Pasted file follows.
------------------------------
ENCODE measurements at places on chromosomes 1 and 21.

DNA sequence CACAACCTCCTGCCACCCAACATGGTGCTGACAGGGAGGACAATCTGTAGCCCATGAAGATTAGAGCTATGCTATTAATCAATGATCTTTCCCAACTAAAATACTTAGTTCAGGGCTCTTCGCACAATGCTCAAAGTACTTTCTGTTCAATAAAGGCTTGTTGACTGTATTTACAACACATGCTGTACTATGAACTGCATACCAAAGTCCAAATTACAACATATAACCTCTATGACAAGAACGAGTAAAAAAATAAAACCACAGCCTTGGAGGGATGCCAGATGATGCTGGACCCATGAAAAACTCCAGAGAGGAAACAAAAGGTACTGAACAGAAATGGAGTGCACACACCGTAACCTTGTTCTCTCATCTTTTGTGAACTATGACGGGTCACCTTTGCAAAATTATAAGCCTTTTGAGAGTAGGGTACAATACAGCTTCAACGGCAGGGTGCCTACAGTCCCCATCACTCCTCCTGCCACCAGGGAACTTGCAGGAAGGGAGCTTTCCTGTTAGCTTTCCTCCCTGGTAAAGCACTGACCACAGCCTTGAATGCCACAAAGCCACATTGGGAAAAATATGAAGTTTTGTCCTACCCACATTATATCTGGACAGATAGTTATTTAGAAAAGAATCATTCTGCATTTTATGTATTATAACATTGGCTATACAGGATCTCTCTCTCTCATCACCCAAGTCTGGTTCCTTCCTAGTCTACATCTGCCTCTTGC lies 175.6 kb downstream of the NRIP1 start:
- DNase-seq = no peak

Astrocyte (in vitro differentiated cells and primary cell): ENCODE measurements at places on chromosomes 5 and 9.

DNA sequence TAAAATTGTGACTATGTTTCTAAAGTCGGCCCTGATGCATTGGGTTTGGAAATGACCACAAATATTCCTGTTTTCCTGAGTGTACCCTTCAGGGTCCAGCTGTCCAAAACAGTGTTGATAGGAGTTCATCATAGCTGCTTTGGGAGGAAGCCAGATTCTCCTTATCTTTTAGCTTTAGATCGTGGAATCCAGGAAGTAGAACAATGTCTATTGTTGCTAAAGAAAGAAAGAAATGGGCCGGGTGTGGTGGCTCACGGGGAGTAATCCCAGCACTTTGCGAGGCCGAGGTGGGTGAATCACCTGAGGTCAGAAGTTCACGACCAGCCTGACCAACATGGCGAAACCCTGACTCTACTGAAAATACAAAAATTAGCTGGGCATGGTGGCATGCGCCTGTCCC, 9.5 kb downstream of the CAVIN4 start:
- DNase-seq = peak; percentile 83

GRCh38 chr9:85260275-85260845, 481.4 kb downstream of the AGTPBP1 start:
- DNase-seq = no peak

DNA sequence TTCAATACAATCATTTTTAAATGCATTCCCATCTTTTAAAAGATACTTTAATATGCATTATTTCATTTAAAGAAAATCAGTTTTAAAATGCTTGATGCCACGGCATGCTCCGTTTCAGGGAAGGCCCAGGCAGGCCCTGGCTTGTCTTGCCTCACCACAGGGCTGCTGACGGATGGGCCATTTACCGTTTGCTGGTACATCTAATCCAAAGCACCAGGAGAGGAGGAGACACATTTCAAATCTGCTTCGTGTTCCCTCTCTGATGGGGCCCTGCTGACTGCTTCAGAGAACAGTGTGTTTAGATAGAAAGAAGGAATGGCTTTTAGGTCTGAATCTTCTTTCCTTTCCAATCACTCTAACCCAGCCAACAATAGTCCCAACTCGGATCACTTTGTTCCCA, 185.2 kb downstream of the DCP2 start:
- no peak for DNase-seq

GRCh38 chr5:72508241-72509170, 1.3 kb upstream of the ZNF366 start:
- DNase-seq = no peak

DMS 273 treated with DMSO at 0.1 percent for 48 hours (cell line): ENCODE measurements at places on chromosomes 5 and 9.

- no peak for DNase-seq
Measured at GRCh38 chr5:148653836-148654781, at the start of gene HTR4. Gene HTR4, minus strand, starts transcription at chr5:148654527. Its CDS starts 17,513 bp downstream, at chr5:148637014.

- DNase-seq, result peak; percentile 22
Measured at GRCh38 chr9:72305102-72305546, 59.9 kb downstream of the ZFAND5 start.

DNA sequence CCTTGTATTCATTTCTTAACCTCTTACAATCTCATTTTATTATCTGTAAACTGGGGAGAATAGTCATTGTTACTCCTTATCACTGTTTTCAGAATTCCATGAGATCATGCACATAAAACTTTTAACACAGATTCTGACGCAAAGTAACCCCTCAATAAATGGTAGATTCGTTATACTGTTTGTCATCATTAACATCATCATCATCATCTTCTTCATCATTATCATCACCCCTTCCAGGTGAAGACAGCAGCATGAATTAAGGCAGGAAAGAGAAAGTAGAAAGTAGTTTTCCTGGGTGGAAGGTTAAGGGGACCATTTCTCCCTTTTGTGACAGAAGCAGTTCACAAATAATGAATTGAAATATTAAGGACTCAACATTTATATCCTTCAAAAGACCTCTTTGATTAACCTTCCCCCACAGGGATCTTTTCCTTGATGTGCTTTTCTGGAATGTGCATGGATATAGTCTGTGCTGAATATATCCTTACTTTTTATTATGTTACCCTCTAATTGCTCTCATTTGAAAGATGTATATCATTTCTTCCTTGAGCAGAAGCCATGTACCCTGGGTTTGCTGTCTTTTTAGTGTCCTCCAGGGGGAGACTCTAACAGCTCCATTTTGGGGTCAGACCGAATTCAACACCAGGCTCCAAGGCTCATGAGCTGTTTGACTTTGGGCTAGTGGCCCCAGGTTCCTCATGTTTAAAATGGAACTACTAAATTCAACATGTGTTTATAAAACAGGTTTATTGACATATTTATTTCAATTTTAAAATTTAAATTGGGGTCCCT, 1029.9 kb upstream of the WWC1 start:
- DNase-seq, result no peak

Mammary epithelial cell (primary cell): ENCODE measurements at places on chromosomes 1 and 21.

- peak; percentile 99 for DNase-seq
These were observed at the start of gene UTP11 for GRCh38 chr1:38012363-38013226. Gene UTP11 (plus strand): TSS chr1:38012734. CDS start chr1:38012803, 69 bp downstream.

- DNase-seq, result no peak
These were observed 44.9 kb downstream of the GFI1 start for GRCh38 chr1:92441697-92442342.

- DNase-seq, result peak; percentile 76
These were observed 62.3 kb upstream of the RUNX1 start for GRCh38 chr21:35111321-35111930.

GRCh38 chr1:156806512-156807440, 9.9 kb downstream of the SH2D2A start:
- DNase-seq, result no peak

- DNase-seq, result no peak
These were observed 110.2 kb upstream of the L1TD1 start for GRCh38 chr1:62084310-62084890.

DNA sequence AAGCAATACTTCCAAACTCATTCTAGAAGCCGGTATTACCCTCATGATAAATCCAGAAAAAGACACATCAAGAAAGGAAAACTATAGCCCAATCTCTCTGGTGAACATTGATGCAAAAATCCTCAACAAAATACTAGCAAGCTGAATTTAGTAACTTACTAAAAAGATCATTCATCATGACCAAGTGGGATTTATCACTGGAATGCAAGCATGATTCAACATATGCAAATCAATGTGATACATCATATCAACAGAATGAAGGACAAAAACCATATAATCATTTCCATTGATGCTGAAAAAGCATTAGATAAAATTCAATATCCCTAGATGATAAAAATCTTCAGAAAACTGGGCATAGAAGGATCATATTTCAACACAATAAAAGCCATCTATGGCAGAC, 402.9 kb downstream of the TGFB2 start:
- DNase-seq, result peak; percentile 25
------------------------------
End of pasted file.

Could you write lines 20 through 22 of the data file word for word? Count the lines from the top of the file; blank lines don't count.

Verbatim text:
Mammary epithelial cell (primary cell): ENCODE measurements at places on chromosomes 1 and 21.

- peak; percentile 99 for DNase-seq
These were observed at the start of gene UTP11 for GRCh38 chr1:38012363-38013226. Gene UTP11 (plus strand): TSS chr1:38012734. CDS start chr1:38012803, 69 bp downstream.